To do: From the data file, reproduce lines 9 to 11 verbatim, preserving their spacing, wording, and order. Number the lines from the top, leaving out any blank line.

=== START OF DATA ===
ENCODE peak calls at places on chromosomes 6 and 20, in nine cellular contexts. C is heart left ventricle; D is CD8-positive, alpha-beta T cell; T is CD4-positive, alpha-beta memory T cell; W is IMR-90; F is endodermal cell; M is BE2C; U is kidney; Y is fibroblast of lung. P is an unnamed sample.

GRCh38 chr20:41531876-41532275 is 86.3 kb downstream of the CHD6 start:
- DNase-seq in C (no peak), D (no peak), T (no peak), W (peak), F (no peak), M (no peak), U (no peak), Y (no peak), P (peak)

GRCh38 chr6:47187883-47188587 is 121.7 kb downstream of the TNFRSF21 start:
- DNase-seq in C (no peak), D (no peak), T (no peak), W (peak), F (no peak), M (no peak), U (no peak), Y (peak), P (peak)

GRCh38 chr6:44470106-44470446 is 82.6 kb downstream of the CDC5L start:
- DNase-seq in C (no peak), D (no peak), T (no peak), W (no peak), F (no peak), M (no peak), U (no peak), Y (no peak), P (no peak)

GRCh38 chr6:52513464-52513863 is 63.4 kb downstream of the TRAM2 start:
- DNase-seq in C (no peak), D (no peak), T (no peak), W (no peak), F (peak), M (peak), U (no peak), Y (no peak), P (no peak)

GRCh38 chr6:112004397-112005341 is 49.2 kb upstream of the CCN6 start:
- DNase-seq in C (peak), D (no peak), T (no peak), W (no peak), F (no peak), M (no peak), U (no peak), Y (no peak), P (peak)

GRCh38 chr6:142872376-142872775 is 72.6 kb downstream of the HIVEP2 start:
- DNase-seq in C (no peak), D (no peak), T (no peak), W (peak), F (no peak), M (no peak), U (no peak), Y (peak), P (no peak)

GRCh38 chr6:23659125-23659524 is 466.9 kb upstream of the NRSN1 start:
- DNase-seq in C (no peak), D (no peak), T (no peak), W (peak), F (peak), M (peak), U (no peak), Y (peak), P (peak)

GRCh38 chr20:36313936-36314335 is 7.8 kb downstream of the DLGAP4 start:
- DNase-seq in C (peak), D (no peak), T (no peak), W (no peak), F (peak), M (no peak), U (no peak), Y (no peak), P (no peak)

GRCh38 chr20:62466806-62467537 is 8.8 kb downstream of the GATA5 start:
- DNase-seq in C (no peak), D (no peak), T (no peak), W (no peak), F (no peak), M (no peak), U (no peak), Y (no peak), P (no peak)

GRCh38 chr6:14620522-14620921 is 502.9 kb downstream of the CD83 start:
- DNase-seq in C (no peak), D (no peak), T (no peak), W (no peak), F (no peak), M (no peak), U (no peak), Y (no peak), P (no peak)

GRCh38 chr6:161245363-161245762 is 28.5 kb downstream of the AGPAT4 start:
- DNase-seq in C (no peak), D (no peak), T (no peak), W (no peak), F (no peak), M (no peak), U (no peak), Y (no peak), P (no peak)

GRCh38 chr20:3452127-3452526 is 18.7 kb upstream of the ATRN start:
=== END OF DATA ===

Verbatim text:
- DNase-seq in C (no peak), D (no peak), T (no peak), W (no peak), F (peak), M (peak), U (no peak), Y (no peak), P (no peak)

GRCh38 chr6:112004397-112005341 is 49.2 kb upstream of the CCN6 start:
- DNase-seq in C (peak), D (no peak), T (no peak), W (no peak), F (no peak), M (no peak), U (no peak), Y (no peak), P (peak)